White marlin fishing is not the time to be using your 50s and 80s. Put them away and break out 20s and 30s. Light tackle will handle white marlin fine and the fish are more fun to catch on lighter tackle but this is not why you should be using the light stuff. It is just easier to catch them with light tackle. It is much easier to handle the light stuff and you can achieve a smoother, more free drop back with 20s and 30s than you can with bigger reels. Downsize your leader also. Think about 100 pound-test leader material for whites. Some captains will go down to 80 pound test. It is not that marlin are leader shy. The lighter leader allows your small baits to swim better but again it goes back to allowing the marlin to process your bait. It is easier for it to move the bait around to swallow with a lighter leader.
Not So Fast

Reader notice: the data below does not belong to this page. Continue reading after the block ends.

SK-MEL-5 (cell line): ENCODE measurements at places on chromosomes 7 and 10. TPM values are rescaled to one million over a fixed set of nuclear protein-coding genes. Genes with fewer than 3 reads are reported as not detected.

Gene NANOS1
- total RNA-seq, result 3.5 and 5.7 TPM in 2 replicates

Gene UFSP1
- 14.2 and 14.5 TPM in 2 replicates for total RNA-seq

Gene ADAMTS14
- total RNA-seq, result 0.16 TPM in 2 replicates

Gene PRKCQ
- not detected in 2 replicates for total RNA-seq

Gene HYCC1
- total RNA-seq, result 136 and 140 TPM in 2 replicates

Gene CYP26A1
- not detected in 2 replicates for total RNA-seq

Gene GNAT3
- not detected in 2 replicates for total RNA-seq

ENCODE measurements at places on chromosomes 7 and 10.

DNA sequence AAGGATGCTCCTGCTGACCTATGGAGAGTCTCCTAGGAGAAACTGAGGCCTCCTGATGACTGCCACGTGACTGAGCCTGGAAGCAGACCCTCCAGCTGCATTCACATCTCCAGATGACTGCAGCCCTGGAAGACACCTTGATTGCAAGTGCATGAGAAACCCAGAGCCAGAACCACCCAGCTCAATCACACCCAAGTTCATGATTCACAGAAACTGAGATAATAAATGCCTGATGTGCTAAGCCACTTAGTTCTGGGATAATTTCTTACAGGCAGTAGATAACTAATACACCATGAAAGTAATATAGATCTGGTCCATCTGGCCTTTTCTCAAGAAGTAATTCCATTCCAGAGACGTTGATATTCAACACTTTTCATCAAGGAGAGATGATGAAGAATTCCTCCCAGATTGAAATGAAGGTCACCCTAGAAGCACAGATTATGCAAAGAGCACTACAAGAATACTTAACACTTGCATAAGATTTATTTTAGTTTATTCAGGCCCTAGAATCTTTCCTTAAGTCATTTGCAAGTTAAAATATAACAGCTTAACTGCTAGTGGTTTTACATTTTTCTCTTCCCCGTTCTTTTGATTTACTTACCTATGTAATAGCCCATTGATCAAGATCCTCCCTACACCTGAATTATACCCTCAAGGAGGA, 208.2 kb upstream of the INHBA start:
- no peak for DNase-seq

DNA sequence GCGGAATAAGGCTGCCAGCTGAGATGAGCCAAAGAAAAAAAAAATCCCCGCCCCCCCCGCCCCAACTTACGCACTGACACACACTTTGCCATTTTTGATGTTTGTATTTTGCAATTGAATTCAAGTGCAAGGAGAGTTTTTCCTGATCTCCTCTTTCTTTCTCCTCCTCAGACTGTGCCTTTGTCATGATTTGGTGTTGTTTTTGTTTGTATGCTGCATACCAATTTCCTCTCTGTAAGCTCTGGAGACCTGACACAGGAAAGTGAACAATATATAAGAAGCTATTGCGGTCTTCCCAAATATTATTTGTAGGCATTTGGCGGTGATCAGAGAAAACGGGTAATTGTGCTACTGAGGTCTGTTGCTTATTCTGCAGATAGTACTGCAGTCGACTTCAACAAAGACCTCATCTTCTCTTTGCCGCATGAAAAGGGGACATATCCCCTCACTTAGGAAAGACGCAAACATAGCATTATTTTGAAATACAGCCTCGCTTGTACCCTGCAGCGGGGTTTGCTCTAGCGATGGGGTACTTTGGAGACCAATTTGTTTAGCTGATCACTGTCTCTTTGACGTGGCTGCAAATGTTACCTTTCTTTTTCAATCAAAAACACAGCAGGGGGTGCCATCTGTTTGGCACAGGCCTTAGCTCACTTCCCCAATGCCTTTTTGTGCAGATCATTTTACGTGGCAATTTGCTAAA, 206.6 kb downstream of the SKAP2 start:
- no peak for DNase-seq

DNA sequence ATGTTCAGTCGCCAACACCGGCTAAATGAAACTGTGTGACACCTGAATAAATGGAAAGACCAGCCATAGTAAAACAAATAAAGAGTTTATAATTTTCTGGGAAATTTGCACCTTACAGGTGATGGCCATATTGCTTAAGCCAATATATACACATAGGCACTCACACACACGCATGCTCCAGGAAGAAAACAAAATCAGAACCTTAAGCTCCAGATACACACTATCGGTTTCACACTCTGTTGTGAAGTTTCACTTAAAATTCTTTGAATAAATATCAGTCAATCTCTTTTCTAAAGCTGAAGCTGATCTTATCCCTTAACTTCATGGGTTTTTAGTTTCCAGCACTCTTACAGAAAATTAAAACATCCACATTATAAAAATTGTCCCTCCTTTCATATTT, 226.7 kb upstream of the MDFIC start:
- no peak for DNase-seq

You hook up a marlin on that little reel and the drag is screaming. You will want to clear everything and go after your fish: not so fast. There is more line on that reel than you think. White marlin tend to travel in groups. If you have hooked one, there are others around, keep trolling. The captain can help by making a turn towards whichever side your hooked fish is on. The angler moves to that side of the boat and keeps his line tight as the captain turns back towards the fish. The angler can move to the side of the boat because when fishing for white marlin, we are fishing stand-up. The fighting chair is something for you to put stuff on. While everyone is watching that white marlin jump, two more have come into your spread and nobody notices until a line pops out of a clip. It is hard to do, but the other anglers need to ignore the jumping fish and watch the other baits and teasers. When a white first comes in on a bait, an angler gets to the rod and everyone else watches to see if he is going to hook up. Everyone else needs to be looking at everything except that one bait. If you don't raise another marlin during your turn, go ahead and clear the other lines and go get your fish.